Bulgaria Resumes Impudent Kidnap Case despite MurderCrime | March 26, 2012, Monday // 12:51| views
The trial against the so-called Impudent group, accused of 11 abductions, is nearing its end, with sentences expected in April. Photo by BGNES
The Sofia City Court resumed Monday the high-profile organized crime case codenamed The Impudent, after one of the alleged members of the gang with the same name was killed over the weekend.
The magistrates lifted the charges against Kiril Kirilov AKA Shkafa (The Commode). Shkafa, who has a long rap sheet, was shot Saturday into Sunday in front of his apartment building in the Mladost-3 district.
The Prosecutor presented information about Kirilov's death, where the causes were listed as blood loss from gun wounds in the legs. He also submitted to judge, Violeta Magadalincheva, a coroner's report, but the defense lawyers insisted on having the death act, which prompted a short break after which the proceedings resumed.
Kirilov was one of the first people to be arrested in the special police operation The Impudent 2 hitting upon an organized crime group specialized in abductions.
Kirilov is aged 38 and has a record of assault and battery, theft and escape from jail.
The trial against the so-called Impudent group, accused of 11 abductions, was nearing its end, with sentences expected April 2. The murder is certainly going to delay its outcome.
The prosecution asked for a total of 153 years behind bars for all defendants. At the beginning of 2011, Kirilov was released from jail on own recognizance.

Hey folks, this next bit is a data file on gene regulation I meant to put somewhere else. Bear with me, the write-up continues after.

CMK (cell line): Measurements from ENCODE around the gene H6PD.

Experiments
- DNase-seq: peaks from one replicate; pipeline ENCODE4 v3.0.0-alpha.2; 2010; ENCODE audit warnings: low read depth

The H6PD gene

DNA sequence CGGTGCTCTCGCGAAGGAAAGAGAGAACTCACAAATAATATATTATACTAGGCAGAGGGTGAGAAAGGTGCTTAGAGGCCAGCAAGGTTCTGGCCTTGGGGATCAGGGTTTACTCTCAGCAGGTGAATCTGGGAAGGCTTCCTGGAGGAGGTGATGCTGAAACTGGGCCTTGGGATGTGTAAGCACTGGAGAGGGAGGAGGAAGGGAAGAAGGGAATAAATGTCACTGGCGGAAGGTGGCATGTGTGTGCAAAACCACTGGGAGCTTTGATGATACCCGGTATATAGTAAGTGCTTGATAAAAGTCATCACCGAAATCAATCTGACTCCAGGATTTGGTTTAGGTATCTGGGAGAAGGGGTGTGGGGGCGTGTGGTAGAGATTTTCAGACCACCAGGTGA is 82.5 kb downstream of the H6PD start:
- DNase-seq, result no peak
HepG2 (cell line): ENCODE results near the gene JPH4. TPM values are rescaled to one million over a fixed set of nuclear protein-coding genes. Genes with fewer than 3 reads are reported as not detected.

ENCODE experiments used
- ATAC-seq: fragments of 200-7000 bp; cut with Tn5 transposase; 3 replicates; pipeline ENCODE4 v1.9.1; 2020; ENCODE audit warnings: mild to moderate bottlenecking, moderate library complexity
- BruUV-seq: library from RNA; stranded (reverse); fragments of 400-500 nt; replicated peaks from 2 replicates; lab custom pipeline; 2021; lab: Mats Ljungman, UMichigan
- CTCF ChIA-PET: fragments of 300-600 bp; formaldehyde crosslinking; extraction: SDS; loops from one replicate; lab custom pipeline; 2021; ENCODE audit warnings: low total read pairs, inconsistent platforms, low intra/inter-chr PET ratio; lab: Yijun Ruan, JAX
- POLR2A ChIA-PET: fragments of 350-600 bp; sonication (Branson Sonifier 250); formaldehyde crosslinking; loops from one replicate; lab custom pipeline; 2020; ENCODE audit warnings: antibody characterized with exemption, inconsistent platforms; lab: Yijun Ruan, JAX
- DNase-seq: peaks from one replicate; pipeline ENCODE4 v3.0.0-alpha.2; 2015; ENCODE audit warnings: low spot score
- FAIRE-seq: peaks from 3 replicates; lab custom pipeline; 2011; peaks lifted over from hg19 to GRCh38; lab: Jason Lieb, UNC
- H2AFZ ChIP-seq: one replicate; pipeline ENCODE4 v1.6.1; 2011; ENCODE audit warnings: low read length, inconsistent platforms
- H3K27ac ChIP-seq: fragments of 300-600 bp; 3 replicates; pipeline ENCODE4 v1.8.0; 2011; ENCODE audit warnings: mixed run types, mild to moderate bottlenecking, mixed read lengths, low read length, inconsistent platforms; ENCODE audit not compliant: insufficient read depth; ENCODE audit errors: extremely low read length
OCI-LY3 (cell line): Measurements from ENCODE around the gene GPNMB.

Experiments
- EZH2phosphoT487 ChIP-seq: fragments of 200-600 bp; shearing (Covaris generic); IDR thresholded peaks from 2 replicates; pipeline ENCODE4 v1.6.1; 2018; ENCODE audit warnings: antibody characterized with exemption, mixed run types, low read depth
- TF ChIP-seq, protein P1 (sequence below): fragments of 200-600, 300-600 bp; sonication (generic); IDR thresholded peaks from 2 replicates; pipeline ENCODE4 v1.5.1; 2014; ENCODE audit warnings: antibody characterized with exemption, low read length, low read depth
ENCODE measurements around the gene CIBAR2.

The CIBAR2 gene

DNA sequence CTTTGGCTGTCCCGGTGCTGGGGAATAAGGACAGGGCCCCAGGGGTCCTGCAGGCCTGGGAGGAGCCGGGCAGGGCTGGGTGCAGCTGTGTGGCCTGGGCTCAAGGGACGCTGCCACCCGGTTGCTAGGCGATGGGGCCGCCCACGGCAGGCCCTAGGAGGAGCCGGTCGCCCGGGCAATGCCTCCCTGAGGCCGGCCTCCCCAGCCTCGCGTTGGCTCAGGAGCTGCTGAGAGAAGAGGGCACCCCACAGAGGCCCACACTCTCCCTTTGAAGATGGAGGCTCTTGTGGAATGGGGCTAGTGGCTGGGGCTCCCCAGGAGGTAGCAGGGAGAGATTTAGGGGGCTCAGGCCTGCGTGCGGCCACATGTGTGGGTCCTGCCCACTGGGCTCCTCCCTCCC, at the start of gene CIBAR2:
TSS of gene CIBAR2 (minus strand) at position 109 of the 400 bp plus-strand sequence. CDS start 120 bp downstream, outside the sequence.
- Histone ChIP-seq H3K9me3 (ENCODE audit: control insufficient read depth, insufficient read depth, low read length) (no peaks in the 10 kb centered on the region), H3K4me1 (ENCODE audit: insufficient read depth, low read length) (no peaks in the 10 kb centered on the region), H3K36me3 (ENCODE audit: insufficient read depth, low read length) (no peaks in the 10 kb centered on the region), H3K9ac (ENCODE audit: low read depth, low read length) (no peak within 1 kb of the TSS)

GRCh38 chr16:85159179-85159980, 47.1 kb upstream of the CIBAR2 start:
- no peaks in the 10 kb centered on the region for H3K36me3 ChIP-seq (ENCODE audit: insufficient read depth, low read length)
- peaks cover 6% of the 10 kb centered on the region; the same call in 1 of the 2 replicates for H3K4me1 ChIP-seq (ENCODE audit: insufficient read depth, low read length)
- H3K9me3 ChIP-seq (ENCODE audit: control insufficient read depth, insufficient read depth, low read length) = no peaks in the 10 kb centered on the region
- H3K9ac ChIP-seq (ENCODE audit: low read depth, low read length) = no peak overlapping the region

Kirilov's attorney, Yolinka Staneva, commented before the Court session that her client never planned to become a protected witness and testified in Court, just one day before being murdered that he had nothing to do with the kidnappings. This way she rejected assumptions that Shkafa was murdered over fears he would tell the authorities who is the mastermind behind the abductions that terrorized wealthy Bulgarians for years.
Staneva also said that the investigation has no proof whatsoever about her client's involvement, and confirmed earlier reports that in the last week he had been nervous and scared over constantly being followed by an SUV and different people. Initially, Kirilov taught it was the police, but later realized he had been wrong. He had no idea about the reason and suspected intimidation, not murder.
The lawyer accused the prosecution of not doing their job over releasing the defendant last year on own recognizance instead of keeping him in jail where he would have been safe.
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